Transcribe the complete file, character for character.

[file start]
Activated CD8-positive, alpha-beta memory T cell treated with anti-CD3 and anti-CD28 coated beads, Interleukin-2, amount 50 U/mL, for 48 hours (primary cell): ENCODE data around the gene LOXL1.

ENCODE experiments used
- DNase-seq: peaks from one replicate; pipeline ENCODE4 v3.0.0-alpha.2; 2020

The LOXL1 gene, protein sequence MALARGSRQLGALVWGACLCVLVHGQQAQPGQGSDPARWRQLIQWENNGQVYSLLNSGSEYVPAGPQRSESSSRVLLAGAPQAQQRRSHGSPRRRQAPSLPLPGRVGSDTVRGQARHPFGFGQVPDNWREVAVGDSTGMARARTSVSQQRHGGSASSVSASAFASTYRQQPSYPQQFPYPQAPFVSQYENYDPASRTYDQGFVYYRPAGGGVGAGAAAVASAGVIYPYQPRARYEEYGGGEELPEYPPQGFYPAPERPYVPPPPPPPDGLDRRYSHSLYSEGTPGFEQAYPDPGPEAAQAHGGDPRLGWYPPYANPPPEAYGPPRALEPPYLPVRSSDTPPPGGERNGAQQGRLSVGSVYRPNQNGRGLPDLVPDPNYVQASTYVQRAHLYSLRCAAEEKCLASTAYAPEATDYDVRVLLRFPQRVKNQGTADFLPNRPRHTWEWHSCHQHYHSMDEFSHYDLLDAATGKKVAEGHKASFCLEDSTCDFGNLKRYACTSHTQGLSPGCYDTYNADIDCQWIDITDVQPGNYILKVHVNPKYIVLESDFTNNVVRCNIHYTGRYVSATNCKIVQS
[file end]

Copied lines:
Activated CD8-positive, alpha-beta memory T cell treated with anti-CD3 and anti-CD28 coated beads, Interleukin-2, amount 50 U/mL, for 48 hours (primary cell): ENCODE data around the gene LOXL1.

ENCODE experiments used
- DNase-seq: peaks from one replicate; pipeline ENCODE4 v3.0.0-alpha.2; 2020

The LOXL1 gene, protein sequence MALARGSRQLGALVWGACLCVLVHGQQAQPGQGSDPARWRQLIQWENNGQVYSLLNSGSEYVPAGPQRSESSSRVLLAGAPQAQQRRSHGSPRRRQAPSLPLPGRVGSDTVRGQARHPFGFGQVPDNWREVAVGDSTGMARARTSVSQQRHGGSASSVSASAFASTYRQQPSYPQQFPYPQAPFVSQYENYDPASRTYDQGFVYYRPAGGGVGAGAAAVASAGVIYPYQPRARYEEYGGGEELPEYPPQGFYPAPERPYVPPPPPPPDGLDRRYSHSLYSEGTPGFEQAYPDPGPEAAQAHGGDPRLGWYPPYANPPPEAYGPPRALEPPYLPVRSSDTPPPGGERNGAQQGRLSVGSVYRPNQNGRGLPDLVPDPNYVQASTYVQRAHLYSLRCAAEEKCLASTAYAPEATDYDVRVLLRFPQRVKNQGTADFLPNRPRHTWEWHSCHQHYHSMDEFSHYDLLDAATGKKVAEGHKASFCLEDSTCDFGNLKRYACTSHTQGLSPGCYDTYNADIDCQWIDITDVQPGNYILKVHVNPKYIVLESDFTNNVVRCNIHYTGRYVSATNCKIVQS